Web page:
Federal Reserve Governor Sees Stablecoins as Potential Threats to Legacy Banking Systems and Financial Stability

In a speech given at the Future of Money in the Digital Age, Lael Brainard, a member of the Board of Governors of the Federal Reserve System, outlined a few key aspects of stablecoins that may pose significant challenges to the existing business models of not only large financial institutions but also central banks and their monetary policies.

"In the extreme, widespread migration to one or more global stablecoin networks could disintermediate the role of banks in payments.," said Brainard.

Brainard also specifically mentioned the potential for widely-adopted stablecoin networks to put pressure on the central banks' balance sheets as consumers shift from physical cash to using stablecoins for day-to-day needs. Brainard didn't specifically mention which existing stablecoins could pose a threat, but he did single out Facebook's Libra as the single biggest thread due to the company's global reach:

"What sets Facebook's Libra apart is the combination of an active-user network representing more than a third of the global population with the issuance of a private digital currency opaquely tied to a basket of sovereign currencies."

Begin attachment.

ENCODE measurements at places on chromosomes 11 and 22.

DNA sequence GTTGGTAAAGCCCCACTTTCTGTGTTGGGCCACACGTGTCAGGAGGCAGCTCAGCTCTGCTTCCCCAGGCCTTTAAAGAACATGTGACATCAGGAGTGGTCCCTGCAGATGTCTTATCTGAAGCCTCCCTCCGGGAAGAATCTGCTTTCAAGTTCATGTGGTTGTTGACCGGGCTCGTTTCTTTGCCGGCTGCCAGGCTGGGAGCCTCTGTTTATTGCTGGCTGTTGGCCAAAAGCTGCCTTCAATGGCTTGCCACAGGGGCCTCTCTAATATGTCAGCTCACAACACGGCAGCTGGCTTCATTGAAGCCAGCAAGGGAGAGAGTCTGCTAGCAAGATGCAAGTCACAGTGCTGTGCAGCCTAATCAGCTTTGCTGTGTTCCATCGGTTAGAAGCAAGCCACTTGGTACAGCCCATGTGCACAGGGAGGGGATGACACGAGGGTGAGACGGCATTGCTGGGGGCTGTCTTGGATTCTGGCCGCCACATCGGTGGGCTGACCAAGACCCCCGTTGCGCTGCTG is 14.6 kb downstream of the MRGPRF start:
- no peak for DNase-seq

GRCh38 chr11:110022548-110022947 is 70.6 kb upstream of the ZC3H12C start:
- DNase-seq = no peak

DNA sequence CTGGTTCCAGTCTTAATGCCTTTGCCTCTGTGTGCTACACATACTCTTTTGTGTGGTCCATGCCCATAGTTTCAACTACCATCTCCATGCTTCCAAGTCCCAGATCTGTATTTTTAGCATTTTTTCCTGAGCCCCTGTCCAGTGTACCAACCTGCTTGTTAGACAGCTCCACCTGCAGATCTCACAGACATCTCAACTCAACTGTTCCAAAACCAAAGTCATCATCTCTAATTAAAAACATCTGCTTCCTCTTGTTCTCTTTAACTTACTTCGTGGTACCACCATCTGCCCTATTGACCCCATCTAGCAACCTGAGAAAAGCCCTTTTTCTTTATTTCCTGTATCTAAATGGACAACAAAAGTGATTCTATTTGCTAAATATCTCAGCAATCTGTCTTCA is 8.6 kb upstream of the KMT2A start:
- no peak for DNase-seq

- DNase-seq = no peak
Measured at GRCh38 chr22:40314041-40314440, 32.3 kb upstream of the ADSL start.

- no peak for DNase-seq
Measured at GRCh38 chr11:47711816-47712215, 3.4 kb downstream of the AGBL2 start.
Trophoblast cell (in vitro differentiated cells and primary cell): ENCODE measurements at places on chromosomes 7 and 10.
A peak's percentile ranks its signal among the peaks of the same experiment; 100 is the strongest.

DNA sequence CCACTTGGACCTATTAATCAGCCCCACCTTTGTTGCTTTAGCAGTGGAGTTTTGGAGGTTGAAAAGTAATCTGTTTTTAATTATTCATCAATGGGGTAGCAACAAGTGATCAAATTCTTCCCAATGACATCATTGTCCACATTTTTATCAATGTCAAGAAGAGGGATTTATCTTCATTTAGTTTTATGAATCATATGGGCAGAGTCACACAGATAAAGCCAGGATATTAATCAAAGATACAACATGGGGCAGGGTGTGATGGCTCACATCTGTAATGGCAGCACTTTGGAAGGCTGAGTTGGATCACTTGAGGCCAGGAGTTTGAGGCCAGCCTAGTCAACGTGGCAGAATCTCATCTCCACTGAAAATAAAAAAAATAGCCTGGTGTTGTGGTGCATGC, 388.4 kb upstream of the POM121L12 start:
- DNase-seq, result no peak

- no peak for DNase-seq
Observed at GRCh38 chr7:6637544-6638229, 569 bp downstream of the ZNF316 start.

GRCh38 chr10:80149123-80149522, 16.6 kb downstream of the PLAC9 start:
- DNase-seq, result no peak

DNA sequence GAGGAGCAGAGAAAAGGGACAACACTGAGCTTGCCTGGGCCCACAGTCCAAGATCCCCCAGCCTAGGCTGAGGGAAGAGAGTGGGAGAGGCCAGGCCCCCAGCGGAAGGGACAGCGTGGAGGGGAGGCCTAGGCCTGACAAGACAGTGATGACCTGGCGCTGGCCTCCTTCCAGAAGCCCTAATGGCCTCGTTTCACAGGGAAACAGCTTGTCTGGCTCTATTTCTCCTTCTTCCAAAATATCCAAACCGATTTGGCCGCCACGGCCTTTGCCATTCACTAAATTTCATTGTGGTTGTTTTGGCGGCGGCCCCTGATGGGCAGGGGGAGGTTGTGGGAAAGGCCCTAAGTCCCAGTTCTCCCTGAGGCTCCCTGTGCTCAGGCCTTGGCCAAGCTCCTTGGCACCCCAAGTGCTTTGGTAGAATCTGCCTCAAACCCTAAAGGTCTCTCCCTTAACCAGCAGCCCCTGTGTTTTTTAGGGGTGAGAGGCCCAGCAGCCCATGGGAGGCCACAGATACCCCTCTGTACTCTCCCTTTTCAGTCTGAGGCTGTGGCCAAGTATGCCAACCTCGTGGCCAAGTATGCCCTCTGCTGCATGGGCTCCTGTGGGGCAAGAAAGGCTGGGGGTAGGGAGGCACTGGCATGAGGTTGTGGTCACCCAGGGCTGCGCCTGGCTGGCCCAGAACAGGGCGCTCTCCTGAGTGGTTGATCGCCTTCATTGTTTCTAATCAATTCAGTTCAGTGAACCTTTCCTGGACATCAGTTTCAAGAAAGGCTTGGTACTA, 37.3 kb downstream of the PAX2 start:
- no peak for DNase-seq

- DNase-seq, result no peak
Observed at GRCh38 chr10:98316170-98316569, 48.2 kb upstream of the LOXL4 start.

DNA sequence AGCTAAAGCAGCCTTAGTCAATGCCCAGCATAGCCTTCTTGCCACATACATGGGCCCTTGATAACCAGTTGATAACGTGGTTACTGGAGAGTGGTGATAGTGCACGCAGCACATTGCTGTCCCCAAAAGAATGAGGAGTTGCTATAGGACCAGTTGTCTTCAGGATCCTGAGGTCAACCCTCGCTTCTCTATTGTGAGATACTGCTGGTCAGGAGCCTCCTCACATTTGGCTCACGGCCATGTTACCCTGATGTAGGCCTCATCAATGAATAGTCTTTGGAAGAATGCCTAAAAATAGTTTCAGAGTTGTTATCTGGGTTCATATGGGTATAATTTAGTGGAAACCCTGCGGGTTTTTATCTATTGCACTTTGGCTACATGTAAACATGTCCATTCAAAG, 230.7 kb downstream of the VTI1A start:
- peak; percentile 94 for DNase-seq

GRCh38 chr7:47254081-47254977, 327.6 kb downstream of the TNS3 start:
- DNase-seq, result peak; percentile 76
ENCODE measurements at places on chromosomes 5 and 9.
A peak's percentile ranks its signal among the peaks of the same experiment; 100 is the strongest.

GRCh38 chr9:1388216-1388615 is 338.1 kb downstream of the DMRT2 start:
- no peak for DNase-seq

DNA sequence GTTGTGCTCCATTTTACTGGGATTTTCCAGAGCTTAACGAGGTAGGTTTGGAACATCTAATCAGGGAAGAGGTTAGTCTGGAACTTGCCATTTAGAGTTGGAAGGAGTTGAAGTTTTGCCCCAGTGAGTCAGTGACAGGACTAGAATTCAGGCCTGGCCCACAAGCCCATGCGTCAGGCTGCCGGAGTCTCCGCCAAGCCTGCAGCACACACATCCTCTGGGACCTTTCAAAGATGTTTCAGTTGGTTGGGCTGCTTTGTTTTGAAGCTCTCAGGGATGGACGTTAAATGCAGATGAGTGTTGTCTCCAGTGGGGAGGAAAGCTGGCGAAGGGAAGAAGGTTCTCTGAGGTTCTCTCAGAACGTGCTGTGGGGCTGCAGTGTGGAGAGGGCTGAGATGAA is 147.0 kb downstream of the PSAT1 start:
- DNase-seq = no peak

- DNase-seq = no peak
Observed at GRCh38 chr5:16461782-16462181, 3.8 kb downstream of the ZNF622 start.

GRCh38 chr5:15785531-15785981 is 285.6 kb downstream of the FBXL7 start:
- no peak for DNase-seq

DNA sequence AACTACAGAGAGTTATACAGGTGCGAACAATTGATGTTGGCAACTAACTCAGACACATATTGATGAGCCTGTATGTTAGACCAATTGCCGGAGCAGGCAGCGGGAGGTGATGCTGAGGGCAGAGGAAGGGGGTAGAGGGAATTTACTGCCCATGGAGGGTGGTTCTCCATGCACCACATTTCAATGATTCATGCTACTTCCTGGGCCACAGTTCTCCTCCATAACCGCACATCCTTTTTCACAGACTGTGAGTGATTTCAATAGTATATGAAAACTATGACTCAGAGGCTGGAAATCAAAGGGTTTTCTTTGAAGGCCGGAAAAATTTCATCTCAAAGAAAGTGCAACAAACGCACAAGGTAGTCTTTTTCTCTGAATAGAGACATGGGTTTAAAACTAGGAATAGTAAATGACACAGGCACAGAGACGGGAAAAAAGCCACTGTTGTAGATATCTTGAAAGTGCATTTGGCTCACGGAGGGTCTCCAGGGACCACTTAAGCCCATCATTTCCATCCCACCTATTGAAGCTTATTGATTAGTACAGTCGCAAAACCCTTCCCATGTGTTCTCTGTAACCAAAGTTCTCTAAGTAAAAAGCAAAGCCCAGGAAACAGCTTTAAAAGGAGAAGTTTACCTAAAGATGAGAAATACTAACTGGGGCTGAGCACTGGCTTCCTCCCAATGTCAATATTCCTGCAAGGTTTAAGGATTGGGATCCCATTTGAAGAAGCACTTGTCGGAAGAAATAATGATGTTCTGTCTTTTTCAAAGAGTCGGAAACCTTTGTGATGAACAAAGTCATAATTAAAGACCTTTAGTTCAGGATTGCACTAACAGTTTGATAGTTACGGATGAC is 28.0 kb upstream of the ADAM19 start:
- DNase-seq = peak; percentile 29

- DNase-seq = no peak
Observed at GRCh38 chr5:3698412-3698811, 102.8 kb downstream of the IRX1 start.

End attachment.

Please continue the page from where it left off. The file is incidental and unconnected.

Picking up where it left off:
Stablecoins have also attracted the attention of EU monetary authorities. EU’s financial services commissioner Valdis Dombrovskis told EU policy makers he intends to create a new rules for stablecoins, especially Libra.

Although Libra has attracted the most scrutiny from financial regulators in Europe, Asia and the United States due to Facebook's global footprint and history of privacy abuses, other stablecoins are already being accepted by companies and smaller nations.

Just yesterday, the government of Bermuda announced it would accept tax payments in USDC, a fully collateralized stablecoin pegged to the US dollar, which runs on the public Ethereum blockchain and is operated by the CENTRE Consortium, a joint venture by Circle Financial and Coinbase.

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